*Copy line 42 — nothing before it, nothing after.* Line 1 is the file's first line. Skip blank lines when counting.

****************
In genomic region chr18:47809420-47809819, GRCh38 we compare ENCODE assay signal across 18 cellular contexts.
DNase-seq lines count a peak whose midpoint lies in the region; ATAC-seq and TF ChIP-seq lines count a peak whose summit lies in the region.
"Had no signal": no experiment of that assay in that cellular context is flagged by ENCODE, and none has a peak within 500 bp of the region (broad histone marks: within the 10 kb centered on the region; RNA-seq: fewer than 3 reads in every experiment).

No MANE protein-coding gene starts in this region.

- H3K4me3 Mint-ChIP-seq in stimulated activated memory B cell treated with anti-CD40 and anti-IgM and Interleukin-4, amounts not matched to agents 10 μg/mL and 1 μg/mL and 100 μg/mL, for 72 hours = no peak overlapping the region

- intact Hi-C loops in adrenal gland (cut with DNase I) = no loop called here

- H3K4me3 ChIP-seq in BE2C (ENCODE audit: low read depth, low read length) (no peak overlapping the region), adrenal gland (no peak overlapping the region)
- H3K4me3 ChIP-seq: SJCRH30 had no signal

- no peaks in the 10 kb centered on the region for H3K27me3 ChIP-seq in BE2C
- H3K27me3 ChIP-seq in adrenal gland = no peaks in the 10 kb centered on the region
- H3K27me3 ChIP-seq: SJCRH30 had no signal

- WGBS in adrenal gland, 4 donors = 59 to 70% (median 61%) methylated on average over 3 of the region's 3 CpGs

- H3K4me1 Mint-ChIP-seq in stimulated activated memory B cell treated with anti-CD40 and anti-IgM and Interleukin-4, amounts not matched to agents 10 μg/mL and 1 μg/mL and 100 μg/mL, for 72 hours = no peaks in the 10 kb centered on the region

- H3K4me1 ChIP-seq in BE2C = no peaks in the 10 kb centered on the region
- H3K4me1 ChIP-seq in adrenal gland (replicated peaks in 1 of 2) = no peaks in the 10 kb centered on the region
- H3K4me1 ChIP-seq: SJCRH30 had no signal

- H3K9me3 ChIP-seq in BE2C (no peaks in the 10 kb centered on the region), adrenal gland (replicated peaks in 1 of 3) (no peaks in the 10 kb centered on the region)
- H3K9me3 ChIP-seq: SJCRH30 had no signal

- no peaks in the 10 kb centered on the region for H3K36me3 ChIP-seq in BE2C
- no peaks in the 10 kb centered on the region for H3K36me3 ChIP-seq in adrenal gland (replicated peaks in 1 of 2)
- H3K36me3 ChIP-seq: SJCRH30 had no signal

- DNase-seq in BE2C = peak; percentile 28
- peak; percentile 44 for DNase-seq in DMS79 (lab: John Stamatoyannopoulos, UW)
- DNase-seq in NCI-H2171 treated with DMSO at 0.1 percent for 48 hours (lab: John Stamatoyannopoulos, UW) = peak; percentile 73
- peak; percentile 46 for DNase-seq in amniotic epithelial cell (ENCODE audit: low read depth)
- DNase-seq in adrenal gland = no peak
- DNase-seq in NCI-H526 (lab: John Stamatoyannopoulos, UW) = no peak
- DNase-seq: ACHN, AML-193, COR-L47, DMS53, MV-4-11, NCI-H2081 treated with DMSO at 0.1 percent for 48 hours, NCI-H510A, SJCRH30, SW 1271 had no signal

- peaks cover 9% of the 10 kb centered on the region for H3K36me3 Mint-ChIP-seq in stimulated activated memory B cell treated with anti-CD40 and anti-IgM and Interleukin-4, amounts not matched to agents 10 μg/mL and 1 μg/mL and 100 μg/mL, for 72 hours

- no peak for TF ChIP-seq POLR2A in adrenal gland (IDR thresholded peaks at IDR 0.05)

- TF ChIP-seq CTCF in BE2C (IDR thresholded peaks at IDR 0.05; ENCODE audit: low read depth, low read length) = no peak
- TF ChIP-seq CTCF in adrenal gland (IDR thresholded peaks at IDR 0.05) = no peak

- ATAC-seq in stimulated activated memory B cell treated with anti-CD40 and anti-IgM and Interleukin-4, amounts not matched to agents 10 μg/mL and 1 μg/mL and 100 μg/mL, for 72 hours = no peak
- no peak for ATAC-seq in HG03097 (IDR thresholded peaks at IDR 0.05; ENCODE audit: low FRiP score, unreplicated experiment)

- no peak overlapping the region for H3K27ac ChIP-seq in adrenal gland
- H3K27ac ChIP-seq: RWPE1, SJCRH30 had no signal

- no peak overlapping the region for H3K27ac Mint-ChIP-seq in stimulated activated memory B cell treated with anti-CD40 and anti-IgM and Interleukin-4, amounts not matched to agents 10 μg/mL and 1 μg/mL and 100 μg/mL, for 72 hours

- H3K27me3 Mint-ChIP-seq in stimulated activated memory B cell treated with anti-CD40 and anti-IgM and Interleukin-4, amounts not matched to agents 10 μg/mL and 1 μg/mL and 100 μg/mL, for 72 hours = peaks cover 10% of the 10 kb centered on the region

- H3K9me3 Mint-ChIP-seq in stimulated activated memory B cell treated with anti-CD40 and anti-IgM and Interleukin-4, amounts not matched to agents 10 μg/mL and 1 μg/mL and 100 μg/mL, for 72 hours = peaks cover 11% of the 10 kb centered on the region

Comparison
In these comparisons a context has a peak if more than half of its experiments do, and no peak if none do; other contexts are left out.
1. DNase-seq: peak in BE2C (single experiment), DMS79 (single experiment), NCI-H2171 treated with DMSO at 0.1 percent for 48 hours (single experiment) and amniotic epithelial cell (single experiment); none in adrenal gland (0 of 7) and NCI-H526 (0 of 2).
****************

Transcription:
1. DNase-seq: peak in BE2C (single experiment), DMS79 (single experiment), NCI-H2171 treated with DMSO at 0.1 percent for 48 hours (single experiment) and amniotic epithelial cell (single experiment); none in adrenal gland (0 of 7) and NCI-H526 (0 of 2).